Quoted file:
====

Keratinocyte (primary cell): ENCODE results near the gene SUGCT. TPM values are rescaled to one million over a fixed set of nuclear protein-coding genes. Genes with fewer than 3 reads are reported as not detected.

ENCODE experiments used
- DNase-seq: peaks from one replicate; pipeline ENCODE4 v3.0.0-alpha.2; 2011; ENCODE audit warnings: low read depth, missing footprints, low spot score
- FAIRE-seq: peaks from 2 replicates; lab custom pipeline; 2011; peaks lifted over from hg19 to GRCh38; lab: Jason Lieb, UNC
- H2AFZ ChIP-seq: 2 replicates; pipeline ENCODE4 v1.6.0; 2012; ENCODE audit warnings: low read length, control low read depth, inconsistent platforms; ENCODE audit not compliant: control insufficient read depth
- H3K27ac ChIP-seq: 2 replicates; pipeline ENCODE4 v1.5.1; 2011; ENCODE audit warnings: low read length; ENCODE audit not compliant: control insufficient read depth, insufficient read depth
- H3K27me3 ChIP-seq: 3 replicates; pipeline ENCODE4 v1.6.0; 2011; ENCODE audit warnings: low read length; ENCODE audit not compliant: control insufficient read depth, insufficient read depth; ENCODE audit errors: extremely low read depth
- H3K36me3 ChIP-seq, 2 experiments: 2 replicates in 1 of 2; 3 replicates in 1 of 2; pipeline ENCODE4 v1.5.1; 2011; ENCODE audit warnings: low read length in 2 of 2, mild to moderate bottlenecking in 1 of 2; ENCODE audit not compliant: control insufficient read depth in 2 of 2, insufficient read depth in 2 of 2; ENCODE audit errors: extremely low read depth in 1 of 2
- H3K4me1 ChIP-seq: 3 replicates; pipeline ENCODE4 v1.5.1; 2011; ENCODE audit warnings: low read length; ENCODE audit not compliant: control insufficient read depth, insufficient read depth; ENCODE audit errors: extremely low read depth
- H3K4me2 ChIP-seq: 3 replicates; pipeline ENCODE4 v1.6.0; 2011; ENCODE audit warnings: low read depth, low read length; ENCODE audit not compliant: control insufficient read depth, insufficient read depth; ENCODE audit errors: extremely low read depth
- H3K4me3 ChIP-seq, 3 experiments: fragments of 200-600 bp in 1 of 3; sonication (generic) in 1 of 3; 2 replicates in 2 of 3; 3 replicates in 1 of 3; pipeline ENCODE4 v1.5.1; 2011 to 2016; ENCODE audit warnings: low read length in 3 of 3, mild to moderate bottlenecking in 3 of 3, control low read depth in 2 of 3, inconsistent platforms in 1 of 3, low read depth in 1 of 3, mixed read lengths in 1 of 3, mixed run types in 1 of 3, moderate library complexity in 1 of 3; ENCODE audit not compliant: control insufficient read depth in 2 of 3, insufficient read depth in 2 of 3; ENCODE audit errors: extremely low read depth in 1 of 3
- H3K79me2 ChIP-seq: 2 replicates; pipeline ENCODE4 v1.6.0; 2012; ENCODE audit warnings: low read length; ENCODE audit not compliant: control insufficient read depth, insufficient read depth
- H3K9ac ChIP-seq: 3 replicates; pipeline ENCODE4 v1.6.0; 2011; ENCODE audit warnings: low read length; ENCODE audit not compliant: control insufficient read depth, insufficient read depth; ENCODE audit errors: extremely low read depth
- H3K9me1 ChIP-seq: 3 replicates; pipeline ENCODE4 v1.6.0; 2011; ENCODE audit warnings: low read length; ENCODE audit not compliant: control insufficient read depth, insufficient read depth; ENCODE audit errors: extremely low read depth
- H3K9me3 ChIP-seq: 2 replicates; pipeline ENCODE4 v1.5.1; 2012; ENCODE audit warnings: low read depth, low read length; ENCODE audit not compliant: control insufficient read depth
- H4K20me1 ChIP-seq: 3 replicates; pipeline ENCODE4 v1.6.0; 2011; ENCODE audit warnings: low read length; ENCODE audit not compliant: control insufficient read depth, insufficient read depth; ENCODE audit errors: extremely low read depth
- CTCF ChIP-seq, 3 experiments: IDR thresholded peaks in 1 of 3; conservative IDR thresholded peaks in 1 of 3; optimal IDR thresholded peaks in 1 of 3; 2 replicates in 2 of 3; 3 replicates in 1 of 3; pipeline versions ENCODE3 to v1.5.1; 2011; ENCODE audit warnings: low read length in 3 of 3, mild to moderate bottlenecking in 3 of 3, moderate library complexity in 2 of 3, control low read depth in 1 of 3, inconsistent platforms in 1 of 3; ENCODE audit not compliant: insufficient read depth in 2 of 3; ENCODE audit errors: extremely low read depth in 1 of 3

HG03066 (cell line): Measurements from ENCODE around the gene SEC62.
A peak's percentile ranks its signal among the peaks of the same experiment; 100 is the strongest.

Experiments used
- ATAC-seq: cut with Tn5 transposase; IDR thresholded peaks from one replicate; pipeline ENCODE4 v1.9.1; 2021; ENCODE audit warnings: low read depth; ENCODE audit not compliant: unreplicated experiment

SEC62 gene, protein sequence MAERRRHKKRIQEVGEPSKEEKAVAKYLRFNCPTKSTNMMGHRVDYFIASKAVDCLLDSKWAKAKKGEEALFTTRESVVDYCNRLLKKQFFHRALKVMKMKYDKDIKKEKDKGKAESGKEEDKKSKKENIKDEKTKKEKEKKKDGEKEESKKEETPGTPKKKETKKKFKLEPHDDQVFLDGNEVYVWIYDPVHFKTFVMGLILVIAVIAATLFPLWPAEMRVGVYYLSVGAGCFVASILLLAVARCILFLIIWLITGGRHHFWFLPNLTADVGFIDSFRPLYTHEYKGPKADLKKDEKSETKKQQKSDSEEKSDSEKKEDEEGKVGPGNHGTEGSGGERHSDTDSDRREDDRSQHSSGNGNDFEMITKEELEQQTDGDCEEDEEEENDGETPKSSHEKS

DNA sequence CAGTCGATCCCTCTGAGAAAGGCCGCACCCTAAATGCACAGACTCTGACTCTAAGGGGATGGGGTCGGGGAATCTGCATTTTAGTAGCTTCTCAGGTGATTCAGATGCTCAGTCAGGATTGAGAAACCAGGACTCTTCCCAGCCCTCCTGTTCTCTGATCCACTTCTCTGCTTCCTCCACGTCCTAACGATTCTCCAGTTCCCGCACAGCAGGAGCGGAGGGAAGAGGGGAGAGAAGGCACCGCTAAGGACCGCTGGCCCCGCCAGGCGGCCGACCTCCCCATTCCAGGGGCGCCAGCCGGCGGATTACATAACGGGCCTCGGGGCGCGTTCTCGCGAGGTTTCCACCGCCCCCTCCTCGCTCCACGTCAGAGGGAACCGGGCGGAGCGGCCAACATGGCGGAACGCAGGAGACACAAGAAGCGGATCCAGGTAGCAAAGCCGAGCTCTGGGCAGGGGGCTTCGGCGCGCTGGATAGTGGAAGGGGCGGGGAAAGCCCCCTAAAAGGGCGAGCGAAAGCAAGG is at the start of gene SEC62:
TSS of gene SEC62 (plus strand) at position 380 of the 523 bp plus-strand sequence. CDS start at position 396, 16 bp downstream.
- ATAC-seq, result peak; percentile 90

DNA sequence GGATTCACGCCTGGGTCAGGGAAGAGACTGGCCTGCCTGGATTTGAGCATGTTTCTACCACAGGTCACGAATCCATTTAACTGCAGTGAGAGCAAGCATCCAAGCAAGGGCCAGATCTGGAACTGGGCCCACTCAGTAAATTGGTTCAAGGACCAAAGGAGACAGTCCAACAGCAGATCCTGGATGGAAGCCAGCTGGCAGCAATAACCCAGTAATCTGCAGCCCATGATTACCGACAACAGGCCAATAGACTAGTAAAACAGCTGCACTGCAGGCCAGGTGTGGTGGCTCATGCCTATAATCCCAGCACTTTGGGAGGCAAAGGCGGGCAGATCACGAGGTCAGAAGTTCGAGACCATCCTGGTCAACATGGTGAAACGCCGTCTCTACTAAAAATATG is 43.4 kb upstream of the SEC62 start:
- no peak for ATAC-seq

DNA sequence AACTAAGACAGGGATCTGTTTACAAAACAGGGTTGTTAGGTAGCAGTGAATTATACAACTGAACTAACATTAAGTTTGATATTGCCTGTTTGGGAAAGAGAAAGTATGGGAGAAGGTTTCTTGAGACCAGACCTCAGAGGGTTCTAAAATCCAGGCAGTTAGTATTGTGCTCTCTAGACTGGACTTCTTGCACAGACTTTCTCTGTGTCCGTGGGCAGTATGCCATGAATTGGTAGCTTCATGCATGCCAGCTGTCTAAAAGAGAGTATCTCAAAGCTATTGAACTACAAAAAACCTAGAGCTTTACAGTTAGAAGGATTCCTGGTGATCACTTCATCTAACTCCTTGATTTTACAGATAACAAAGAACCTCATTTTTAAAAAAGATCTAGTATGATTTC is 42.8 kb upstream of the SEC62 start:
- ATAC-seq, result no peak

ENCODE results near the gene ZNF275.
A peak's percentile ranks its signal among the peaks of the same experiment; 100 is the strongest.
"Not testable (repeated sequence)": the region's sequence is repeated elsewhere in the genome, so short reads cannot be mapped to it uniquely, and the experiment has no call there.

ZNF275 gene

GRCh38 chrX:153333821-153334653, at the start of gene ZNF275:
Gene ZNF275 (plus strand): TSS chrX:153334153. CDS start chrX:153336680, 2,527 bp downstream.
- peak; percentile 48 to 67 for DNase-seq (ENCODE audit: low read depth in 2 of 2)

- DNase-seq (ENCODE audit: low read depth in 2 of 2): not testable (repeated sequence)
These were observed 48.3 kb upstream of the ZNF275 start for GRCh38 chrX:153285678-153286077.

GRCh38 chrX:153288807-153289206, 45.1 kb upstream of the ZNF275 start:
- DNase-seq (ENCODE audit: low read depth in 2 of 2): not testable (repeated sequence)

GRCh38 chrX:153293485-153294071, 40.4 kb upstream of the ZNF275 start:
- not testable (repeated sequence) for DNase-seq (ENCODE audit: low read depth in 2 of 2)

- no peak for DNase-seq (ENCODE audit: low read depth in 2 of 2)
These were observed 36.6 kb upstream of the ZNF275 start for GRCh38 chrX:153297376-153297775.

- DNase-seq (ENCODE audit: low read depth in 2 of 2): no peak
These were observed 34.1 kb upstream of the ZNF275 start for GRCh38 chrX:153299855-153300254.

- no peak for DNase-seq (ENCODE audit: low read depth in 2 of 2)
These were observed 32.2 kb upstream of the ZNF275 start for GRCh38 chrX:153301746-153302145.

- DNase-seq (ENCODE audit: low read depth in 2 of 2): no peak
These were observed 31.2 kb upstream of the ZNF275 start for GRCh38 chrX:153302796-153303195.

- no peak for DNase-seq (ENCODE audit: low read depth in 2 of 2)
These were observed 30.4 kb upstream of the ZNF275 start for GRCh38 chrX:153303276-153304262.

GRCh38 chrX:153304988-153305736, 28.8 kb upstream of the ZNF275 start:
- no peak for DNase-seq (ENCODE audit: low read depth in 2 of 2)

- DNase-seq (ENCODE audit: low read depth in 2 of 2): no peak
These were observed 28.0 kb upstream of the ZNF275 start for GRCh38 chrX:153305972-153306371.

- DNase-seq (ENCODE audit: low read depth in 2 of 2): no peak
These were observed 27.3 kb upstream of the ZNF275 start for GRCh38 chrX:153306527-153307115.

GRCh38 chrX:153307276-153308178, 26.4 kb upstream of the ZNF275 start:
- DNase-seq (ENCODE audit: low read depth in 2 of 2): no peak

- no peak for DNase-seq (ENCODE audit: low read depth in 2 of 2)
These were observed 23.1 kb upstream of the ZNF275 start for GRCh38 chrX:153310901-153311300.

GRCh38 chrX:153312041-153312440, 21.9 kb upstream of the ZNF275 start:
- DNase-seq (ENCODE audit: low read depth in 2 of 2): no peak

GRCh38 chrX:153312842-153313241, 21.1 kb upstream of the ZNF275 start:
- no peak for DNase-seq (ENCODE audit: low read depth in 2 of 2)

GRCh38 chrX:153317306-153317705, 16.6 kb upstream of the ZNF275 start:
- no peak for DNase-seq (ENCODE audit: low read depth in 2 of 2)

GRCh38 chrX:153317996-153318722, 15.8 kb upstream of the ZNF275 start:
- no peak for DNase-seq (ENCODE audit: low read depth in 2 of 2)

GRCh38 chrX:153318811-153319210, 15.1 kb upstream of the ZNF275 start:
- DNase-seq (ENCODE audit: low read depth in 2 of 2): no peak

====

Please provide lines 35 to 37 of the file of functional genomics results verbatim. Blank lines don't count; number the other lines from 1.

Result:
Gene ZNF275 (plus strand): TSS chrX:153334153. CDS start chrX:153336680, 2,527 bp downstream.
- peak; percentile 48 to 67 for DNase-seq (ENCODE audit: low read depth in 2 of 2)

- DNase-seq (ENCODE audit: low read depth in 2 of 2): not testable (repeated sequence)